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Iowa Poll: More Good News For Huckabee and Obama

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The latest Des Moines Register Iowa Poll finds Mike Huckabee and Barack Obama atop the fields of their respective parties, continuing the momentum for each candidate chronicled in other public polls released during the past week.

The poll, conducted November 25-28 of 500 likely Democratic and 500 likely Republican caucus voters, finds Obama (28 percent), Hillary Clinton (25 percent), and John Edwards (23 percent) once again bunched within 5 points of one another. This continues the trend found by other surveys released during the past week of a close three-way race for the Democratic nod in Iowa. The latest American Research Group (ARG) poll found a 4-point spread among the three candidates with Obama on top, while the latest Rasmussen poll found a 3-point spread with Clinton on top.

Bill Richardson registered 9 percent in the new poll, followed by Joe Biden at 6 percent, and Dennis Kucinich and Chris Dodd at 1 percent each.

Although only 7 percent of respondents were undecided, it should be noted the Des Moines Register poll includes 'leaners' in its findings—those who do not initially express a particular candidate preference. Of those polled who ultimately stated a preference (some after a follow-up question prompt), more than half of the likely Democratic caucus voters stated they could change their mind by January 3rd.

On the Republican side Mike Huckabee makes his case as the new 'comeback kid' from Arkansas—leading the field with 29 percent in the new poll. Huckabee also led in last week's Rasmussen poll and trailed Romney by a statistically insignificant 1 point in last week's ARG survey.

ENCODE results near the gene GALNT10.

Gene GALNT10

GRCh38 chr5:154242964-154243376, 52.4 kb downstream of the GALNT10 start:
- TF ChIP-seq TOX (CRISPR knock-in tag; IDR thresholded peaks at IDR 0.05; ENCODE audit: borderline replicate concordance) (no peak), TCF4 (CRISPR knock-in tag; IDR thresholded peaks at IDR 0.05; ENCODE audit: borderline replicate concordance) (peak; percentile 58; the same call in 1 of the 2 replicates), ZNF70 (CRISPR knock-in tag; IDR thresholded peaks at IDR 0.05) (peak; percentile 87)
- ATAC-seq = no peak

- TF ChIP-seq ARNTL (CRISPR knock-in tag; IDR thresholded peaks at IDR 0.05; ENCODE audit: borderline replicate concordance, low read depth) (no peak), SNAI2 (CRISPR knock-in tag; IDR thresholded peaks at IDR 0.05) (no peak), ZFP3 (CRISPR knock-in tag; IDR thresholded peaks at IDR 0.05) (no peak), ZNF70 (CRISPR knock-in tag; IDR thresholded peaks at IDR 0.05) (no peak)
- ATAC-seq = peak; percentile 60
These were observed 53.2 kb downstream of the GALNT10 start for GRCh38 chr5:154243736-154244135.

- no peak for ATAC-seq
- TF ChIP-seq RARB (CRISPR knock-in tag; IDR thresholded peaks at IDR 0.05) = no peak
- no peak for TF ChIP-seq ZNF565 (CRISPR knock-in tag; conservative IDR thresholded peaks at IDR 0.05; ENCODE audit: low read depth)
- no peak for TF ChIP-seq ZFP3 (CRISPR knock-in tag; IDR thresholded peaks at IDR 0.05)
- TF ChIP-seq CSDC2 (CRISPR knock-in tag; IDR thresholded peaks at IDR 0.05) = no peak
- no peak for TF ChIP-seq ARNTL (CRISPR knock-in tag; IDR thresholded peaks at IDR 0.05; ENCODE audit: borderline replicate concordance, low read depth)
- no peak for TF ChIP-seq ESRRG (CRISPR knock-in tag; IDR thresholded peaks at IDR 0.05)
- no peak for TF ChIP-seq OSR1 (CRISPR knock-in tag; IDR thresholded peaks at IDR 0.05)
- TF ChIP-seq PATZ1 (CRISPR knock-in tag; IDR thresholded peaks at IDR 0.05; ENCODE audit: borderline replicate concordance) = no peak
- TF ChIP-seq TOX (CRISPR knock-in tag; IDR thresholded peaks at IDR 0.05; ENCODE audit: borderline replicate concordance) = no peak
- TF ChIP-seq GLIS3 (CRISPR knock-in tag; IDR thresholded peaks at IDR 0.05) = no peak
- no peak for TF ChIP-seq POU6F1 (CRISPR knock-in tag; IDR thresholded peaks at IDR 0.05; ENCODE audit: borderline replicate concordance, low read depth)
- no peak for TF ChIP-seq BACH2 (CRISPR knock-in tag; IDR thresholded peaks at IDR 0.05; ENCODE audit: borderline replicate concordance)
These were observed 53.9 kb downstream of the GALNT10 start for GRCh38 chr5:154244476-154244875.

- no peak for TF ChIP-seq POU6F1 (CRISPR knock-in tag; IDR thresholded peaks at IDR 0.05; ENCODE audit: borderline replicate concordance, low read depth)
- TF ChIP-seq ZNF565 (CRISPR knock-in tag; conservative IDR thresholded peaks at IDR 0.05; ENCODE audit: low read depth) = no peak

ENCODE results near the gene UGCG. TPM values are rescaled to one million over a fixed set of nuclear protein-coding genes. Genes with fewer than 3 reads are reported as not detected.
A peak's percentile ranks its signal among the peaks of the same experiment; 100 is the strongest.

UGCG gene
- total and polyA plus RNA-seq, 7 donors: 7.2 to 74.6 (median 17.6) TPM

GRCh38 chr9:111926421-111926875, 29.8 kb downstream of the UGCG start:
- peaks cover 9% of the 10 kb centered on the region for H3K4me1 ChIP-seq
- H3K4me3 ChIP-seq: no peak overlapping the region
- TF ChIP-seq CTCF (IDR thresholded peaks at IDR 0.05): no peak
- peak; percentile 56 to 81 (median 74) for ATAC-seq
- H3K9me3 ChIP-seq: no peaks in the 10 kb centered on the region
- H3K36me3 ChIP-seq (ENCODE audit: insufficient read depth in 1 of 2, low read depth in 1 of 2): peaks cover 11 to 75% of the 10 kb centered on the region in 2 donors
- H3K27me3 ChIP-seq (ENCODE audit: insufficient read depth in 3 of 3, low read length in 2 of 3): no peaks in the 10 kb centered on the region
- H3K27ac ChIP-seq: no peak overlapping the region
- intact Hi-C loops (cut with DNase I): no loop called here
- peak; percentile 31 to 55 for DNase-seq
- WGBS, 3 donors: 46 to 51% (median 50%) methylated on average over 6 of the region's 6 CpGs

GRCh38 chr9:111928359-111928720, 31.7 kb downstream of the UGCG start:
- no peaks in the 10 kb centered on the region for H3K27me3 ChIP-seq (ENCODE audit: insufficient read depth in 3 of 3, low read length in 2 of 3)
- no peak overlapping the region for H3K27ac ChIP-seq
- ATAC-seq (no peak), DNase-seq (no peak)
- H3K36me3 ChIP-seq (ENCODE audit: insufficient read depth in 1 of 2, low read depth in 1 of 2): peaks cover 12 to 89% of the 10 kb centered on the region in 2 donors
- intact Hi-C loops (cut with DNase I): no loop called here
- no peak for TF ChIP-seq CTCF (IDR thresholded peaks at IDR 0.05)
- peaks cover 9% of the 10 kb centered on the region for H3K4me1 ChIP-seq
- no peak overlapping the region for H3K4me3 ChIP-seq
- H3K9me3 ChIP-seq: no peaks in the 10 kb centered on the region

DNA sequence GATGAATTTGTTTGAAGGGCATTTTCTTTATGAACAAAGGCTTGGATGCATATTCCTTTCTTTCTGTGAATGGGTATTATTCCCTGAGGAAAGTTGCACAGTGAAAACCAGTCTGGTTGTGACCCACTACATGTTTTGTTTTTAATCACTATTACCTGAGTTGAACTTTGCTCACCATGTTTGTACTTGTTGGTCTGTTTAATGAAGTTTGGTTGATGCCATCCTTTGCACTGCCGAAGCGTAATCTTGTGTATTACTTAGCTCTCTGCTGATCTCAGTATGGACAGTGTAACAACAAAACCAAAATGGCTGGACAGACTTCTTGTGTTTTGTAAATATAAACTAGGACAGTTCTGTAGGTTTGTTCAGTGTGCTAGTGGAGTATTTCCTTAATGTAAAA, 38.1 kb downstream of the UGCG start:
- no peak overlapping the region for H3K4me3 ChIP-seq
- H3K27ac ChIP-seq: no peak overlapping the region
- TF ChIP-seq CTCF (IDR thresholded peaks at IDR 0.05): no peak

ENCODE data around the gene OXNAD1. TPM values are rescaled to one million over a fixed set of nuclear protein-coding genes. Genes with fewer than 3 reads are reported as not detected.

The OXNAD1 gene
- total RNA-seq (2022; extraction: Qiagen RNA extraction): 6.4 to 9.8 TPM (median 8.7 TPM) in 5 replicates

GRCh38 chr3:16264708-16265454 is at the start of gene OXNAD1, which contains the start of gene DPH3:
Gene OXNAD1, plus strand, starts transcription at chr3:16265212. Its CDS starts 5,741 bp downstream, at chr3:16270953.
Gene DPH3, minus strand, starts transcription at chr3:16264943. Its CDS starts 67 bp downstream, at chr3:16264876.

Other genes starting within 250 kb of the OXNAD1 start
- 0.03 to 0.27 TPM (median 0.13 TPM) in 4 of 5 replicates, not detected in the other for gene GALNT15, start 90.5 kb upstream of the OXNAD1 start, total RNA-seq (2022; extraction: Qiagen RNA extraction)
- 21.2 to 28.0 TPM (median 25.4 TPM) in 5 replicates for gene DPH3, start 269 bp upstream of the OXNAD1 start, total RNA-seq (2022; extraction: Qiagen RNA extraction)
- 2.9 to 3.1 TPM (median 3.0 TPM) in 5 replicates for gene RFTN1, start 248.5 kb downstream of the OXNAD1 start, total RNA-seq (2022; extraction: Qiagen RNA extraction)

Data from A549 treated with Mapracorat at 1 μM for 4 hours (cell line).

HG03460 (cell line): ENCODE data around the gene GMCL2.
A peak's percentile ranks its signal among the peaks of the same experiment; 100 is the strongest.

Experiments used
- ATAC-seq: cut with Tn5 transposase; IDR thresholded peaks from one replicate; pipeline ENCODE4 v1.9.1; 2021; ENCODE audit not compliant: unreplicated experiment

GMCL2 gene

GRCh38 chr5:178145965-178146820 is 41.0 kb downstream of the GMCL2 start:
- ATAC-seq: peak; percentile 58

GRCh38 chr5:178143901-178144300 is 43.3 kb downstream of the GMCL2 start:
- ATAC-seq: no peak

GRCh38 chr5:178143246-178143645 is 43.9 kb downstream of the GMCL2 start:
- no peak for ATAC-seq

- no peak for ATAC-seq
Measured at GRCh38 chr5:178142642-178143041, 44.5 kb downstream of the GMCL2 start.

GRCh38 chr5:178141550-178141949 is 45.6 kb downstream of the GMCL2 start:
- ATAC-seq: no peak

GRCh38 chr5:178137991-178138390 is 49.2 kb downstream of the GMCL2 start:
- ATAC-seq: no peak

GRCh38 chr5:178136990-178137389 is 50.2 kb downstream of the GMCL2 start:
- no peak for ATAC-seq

In the Des Moines Register poll, Mitt Romney now trails by 5 points at 24 percent, followed by Rudy Giuliani at 13 percent, Fred Thompson at 9 percent, and John McCain and Ron Paul tied at 7 percent. Tom Tancredo, who has led the anti-illegal immigration charge that has taken on such an important role in the primary debates, came in seventh at 6 percent—the highest level of support he has received in any public poll of Iowans to date. Duncan Hunter received 1 percent with 4 percent undecided. Nearly 60 percent of Republican caucus voters stated they could be convinced to switch allegiances prior to Caucus Day.

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Remains of the Data

Plurality-Winning Governors Elected At Century-Long High Water Mark

The rate of gubernatorial candidates elected without the support of a majority of voters is at its highest level since the 1910s.

Political Crumbs

Seeing Red

Congressman Nick Rahall's failed bid for a 20th term in West Virginia this cycle, combined with a narrow loss by Nick Casey to Alex Mooney in Shelley Moore Capito's open seat, means that West Virginia Democrats will be shut out of the state's U.S. House delegation for the first time in over 90 years. The Republican sweep by two-term incumbent David McKinley in the 1st CD, Mooney in the 2nd, and Evan Jenkins over Rahall in the 3rd marks the first time the GOP has held all seats in the chamber from West Virginia since the Election of 1920. During the 67th Congress (1921-1923) all six seats from the state were controlled by the GOP. Since the Election of 1922, Democrats have won 76 percent of all U.S. House elections in the Mountain State - capturing 172 seats compared to 54 for the GOP.


Home Field Advantage?

When the 114th Congress convenes in a few days, Maine will be represented by one home-grown U.S. Representative: Waterville-born Republican Bruce Poliquin. With the departure of Millinocket-born Mike Michaud, who launched a failed gubernatorial bid, the Pine Tree State was poised to send a House delegation to D.C. without any Maine-born members for the first time since 1821. Three-term U.S. Rep. Chellie Pingree (born in Minnesota) coasted to reelection as expected, however Poliquin edged Kentucky-born Emily Cain by 5.3 points to keep the streak alive. Since 1876, a total of 208 of the 222 candidates elected to the nation's lower legislative chamber from the state have been born in Maine, or 94 percent.


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